Mary Cullinan and Daryll DeWald: Changes in the University District: Our partnership evolves

Sunday, February 2, 2020

(as reported in the Guest Opinion section of The Spokesman-Review)

Spokane’s University District (U-District) evolved from a remarkable vision. In 1998, Senate Bill 6655 directed local universities to “emphasize and implement a maximum level of collaboration and partnerships” in creating a shared footprint for higher education in Spokane. In 2004, the University District board created a master plan highlighting the universities and addressing economic development, urban growth and transportation in the area.

The U-District grew into a beautiful urban campus housing Washington State University Health Sciences Spokane (WSU Spokane) and Eastern Washington University programs. We not only share in this space but, as public universities, also share in the generous support of our state. We take seriously our responsibility to use state dollars responsibly, while also working to capitalize on growth opportunities inherent to the U-District.

In 2018, the spectacular Gateway Bridge connected our shared campus to East Sprague Avenue and greatly expanded the potential of our shared footprint. With the bridge approved, Avista and McKinstry partnered to build the Catalyst Building, now nearly completed, with the aim of creating the “five smartest city blocks on the planet.”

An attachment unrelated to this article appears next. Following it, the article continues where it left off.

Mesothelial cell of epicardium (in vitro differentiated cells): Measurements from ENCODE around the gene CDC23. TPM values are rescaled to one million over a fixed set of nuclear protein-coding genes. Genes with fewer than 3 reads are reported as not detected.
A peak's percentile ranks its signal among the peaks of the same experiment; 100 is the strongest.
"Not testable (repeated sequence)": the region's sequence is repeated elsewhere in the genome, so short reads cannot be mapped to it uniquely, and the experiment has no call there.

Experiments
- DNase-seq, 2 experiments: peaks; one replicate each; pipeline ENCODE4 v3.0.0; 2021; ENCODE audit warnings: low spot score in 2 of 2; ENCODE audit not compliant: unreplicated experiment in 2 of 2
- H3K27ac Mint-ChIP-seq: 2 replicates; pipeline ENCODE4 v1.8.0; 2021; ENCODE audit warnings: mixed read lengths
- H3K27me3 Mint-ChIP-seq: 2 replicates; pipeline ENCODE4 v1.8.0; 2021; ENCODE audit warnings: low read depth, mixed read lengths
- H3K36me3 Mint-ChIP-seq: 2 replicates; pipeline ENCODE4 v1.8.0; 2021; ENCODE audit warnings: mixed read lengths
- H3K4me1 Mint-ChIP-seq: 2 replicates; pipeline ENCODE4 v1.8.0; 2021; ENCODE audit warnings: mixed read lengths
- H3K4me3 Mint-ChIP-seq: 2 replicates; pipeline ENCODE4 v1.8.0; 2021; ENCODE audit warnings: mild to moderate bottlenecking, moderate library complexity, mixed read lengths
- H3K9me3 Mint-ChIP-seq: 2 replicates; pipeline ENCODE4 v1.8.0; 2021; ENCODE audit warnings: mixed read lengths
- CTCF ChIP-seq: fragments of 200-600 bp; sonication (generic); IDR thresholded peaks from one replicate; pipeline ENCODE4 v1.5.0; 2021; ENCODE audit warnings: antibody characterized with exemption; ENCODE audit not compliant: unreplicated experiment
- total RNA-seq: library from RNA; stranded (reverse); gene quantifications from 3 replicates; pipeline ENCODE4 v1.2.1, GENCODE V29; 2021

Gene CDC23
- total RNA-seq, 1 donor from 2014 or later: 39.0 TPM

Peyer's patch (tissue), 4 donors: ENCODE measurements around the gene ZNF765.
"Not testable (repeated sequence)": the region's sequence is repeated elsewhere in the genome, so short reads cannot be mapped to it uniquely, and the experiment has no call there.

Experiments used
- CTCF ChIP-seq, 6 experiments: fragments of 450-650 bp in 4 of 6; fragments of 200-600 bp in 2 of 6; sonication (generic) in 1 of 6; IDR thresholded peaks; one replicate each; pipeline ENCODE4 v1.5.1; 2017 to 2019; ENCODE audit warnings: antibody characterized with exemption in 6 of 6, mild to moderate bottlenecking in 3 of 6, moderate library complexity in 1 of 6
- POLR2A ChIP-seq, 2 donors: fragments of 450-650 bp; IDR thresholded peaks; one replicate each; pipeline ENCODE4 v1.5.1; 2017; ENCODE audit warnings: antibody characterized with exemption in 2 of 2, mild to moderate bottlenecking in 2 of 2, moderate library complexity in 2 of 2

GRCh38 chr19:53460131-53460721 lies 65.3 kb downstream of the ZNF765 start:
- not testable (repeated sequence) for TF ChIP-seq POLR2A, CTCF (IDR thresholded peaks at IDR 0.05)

As plans for the Catalyst Building progressed, and with the significant financial support offered by Avista and McKinstry, EWU elected to be the building’s primary tenant. As part of a plan to vacate the EWU Center on the health sciences campus, EWU will move Spokane-based, non-health programs into the Catalyst. The programs will join at least four other EWU programs, three of which – computer science, electrical engineering and visual communication design – are currently taught in Cheney. EWU is also developing the curriculum for a fourth program, computer engineering, to be housed in the Catalyst. This will align EWU’s science and engineering endeavors in Spokane.

Our universities’ partnerships in nursing and speech and hearing sciences will not change – those students from each university will continue to study together on the health sciences campus. Additional health programs on campus will also remain: WSU Spokane’s research and programs in medicine, pharmacy and pharmaceutical sciences, and nutrition and exercise physiology, and EWU’s programs in health science and public health, social work, addiction studies, dental hygiene, and occupational and physical therapy.

Also, with EWU’s move, much-needed space will open up on EWU’s Cheney campus and for WSU Spokane on the health sciences campus. For WSU Spokane, this means reducing its rental spaces off-campus. The move will also provide new space for collaboration with Spokane’s higher education institutions and for additional public-private partnerships in health and medical sciences research. The changes and expansion of the U-District still reflect the visionary spirit that inspired its creation more than 20 years ago.

The ongoing partnership between WSU Spokane and EWU reflects our commitment to collaboration and being good stewards of state resources. We remain united in our shared principles, in our mutual fiscal stewardship, in our proven collaboration, and in our commitment to future partnership. Moreover, we stand committed to meeting the changing needs of our students, our city and our state.

Mary Cullinan is president of Eastern Washington University. Daryll DeWald is vice president and chancellor of Washington State University Health Sciences Spokane.